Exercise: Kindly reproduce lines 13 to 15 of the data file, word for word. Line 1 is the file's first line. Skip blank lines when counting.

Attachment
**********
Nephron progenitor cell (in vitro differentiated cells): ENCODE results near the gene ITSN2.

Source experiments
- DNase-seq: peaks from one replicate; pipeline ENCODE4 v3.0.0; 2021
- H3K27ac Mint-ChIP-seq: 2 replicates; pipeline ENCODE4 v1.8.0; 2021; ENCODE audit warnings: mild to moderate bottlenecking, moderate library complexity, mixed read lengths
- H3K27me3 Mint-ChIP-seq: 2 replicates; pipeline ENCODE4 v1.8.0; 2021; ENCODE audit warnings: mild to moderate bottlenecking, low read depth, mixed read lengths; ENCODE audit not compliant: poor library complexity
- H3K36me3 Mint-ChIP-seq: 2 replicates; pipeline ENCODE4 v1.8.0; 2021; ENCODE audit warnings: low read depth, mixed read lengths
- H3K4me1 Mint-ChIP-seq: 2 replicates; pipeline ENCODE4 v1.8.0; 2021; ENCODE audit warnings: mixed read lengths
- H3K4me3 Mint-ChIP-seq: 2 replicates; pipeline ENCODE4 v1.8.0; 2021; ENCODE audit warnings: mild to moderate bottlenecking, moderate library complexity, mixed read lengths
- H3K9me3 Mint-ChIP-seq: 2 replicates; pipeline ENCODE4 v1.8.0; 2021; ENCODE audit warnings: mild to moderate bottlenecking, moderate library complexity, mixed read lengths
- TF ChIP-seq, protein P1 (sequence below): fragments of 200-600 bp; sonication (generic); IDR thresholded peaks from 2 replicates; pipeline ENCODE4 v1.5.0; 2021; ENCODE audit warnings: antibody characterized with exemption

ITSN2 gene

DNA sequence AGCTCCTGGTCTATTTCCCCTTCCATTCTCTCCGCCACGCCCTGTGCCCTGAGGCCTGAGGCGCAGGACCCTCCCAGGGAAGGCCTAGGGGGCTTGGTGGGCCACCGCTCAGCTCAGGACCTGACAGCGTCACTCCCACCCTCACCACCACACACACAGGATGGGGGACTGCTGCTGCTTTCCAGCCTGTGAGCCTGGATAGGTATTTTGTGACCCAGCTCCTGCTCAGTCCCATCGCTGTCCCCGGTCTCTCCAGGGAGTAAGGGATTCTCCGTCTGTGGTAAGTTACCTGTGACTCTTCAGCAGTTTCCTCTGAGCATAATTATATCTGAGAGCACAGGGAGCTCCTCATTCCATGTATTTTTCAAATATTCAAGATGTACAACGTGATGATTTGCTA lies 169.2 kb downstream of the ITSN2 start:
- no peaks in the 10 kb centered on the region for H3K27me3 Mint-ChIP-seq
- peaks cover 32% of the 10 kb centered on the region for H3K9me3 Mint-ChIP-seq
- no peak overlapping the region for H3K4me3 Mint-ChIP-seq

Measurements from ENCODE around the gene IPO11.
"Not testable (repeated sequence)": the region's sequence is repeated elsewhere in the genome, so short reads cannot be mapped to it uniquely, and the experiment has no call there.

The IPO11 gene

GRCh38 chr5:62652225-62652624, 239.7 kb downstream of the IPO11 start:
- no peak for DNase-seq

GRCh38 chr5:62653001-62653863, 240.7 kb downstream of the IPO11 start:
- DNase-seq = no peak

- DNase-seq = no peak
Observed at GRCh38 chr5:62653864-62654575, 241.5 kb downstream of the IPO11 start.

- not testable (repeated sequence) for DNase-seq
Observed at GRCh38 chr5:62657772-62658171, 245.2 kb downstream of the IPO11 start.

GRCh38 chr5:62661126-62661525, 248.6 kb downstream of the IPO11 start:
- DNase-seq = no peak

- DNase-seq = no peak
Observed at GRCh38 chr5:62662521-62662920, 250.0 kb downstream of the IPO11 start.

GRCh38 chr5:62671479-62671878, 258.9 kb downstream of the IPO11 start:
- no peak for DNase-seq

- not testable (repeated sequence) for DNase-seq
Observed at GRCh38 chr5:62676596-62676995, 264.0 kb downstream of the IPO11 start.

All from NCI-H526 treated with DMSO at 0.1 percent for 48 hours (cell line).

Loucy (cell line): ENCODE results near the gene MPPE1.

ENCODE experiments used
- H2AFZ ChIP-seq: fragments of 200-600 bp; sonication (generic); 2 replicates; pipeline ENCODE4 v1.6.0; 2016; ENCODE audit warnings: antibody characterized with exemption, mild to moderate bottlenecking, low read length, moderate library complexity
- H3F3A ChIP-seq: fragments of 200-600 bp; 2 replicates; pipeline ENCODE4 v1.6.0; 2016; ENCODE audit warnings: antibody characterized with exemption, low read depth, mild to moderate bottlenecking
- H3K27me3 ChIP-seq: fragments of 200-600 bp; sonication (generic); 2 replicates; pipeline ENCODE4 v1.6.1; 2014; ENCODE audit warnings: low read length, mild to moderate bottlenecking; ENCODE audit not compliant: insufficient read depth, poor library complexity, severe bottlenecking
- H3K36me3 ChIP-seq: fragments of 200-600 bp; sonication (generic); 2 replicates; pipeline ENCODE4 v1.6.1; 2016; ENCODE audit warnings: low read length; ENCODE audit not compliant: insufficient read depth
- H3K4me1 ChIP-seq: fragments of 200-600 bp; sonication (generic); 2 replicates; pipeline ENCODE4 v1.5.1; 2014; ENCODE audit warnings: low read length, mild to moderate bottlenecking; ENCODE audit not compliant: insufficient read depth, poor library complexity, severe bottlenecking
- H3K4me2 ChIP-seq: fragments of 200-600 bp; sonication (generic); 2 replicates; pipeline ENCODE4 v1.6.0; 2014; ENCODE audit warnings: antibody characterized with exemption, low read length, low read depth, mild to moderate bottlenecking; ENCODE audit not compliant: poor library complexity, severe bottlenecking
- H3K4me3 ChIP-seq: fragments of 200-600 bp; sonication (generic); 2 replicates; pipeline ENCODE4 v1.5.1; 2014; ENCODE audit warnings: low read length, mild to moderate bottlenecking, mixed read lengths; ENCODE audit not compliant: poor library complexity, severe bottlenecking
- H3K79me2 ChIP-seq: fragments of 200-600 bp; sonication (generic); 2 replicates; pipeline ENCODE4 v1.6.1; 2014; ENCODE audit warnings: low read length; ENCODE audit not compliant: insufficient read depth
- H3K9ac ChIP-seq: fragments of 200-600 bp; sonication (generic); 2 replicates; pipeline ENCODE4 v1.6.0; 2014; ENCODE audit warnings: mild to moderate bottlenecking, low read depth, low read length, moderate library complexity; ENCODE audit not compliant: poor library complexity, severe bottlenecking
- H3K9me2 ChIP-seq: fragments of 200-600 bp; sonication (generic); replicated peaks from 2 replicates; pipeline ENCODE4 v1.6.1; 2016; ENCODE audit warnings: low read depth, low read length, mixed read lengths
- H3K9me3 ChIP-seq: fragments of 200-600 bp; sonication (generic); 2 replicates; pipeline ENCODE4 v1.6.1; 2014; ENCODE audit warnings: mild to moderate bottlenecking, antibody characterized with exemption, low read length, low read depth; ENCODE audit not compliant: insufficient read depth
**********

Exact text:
- no peaks in the 10 kb centered on the region for H3K27me3 Mint-ChIP-seq
- peaks cover 32% of the 10 kb centered on the region for H3K9me3 Mint-ChIP-seq
- no peak overlapping the region for H3K4me3 Mint-ChIP-seq